The Arc Minnesota asks, “How could $500 change your life?”. The Minnesota Microgrant Partnership offers grants from $100 to $2000 with the average awarded value between $700-$800. Grants can be used for employment, housing, or community integration for people with disabilities.

There are numerous funding streams that providers and service recipients can use to support
technology use.

While the state of Minnesota boasts one of the richest, most comprehensive funding structures for technology, there continue to be areas in which funding is not available. Lack of formal funding should not deter providers from considering to invest their own dollars in certain solutions which make sense to help improve an organization’s ability to encourage independence of the people we support as well as helping an organization become more effective.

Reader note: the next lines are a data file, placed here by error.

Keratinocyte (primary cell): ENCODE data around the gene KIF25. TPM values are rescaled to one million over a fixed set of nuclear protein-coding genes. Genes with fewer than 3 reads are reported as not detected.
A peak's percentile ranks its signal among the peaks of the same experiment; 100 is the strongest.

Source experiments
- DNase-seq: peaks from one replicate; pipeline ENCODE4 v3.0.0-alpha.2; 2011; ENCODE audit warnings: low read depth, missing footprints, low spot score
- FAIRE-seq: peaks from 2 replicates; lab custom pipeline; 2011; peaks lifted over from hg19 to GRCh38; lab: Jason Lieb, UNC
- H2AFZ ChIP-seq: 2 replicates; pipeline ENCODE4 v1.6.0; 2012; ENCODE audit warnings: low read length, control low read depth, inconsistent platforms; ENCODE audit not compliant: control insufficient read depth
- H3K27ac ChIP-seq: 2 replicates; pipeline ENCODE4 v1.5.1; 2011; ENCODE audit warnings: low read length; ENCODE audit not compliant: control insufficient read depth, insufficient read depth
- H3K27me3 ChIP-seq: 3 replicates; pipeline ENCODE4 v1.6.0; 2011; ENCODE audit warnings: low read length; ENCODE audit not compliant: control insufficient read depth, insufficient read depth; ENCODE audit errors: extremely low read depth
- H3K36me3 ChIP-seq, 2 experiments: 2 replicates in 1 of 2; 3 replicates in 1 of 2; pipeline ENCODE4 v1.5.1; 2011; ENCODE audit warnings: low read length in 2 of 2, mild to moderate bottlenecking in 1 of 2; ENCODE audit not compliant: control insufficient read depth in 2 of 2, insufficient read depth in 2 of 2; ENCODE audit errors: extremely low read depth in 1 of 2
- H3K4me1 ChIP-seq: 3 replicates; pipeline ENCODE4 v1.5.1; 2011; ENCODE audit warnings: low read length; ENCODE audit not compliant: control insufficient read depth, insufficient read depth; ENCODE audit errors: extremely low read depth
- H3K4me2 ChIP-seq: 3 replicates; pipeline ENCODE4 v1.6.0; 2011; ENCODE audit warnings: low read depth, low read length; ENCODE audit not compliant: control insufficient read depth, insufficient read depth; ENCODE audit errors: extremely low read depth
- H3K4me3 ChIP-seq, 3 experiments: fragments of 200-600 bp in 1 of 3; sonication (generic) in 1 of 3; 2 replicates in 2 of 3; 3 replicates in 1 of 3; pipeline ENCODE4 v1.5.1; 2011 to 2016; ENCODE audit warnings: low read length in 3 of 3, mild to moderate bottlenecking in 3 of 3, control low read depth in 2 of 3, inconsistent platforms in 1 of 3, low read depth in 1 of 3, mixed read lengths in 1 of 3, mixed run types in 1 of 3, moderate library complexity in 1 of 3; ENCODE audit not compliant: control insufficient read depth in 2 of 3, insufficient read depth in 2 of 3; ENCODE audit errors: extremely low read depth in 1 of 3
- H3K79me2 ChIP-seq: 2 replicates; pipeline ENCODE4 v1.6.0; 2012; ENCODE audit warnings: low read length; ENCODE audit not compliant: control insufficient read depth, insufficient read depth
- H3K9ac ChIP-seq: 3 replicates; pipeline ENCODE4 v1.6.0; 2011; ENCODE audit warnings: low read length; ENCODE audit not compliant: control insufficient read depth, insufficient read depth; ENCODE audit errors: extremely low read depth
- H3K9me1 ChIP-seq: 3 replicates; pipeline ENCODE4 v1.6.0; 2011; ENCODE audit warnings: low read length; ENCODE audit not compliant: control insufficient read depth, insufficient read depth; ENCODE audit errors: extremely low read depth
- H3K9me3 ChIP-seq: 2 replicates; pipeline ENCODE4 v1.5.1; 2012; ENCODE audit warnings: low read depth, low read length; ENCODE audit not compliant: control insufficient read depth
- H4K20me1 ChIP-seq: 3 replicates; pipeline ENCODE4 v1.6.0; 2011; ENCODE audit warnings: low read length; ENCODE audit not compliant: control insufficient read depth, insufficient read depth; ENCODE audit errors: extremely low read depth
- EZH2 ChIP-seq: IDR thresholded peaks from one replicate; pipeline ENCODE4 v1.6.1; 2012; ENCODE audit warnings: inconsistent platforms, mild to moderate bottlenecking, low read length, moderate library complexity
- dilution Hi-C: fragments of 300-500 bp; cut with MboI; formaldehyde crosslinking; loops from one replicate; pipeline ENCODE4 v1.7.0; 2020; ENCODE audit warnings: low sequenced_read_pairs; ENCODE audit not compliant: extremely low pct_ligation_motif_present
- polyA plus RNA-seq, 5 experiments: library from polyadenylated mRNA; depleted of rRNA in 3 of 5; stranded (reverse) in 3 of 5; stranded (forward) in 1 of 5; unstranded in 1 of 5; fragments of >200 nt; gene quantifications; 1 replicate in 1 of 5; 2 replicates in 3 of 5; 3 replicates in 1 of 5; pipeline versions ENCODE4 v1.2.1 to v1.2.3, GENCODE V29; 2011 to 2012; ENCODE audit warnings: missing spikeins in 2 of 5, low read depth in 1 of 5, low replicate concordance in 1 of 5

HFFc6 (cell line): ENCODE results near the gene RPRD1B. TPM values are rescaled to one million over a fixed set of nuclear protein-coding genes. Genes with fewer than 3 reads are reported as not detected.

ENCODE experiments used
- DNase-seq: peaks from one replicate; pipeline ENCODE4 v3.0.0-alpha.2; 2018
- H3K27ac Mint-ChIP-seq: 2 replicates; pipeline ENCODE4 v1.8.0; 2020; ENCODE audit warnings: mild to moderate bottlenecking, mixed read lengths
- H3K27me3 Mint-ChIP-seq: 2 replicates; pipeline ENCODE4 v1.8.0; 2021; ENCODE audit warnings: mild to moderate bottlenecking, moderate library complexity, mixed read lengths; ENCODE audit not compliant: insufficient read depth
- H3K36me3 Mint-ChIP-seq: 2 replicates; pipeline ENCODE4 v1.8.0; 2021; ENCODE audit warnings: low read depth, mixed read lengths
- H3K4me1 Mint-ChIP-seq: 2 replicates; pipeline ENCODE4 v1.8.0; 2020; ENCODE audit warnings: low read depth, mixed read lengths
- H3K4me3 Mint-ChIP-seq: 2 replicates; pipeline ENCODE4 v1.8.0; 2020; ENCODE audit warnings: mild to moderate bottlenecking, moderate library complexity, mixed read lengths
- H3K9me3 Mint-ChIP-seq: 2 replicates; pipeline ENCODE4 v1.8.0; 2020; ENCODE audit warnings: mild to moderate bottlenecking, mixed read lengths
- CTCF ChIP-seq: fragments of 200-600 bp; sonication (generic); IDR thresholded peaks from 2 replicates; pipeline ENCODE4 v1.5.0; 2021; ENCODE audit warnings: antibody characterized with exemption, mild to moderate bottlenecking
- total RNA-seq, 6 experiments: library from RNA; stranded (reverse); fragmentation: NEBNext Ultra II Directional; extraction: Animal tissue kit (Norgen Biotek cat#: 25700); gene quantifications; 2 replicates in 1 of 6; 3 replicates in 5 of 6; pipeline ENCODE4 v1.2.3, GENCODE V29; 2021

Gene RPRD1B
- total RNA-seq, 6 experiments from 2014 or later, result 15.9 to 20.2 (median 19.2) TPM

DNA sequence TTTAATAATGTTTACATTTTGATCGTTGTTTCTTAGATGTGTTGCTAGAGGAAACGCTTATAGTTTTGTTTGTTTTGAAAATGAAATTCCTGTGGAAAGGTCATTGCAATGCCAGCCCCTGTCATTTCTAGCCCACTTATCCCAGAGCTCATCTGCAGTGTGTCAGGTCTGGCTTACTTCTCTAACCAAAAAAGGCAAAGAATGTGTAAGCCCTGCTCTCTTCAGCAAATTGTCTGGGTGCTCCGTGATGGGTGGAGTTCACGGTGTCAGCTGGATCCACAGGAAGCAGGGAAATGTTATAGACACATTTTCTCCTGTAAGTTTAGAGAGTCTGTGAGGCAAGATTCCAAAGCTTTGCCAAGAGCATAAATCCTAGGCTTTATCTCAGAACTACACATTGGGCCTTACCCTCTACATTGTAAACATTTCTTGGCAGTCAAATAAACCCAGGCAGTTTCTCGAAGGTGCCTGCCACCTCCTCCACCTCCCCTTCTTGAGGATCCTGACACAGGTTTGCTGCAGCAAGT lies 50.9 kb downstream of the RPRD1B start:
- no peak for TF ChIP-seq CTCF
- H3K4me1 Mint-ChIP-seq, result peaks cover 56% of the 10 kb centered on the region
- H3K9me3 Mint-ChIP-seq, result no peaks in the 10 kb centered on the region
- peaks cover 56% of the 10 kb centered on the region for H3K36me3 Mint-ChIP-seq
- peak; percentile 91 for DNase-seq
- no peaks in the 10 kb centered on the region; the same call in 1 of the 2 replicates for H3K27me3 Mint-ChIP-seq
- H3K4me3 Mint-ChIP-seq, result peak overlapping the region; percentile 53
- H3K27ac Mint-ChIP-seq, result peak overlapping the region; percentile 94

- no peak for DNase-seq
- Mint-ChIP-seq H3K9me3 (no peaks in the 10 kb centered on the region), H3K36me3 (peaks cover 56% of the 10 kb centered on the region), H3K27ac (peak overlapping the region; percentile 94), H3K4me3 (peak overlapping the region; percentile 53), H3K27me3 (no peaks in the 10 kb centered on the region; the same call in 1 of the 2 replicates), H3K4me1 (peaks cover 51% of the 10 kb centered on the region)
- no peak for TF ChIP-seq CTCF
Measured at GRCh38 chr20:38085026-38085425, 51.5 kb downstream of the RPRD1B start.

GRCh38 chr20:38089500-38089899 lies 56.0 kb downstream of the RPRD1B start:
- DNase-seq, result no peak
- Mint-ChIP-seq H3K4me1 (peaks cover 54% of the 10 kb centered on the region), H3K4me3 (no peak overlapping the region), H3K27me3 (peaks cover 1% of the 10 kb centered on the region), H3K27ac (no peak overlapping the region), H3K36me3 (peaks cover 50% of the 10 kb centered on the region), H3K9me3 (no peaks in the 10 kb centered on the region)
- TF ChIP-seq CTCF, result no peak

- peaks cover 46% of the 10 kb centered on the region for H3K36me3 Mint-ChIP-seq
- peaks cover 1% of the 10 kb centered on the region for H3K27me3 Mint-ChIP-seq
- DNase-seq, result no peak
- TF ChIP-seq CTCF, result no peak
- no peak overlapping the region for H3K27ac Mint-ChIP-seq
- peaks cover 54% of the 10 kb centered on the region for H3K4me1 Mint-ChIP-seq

As people served were expressing a stronger desire to be more independent, Dungarvin staff thought through scenarios on how to navigate both the independence desire and how they would provide services in the future. Technology was their answer.

When deciding to implement a new support strategy it is important to run a cost analysis to fully plan out the business case for your organization. A sample cost analysis has been created below that can be used to help analyze anticipated costs and revenue when going from on-site sleep to alternative overnight supervision.

Technology 101: The Funding walks students through the funding phase of the technology implementation process, including how to identify the different types of funding solution in Minnesota and determine the best funding options based on the person’s needs, goals, and environment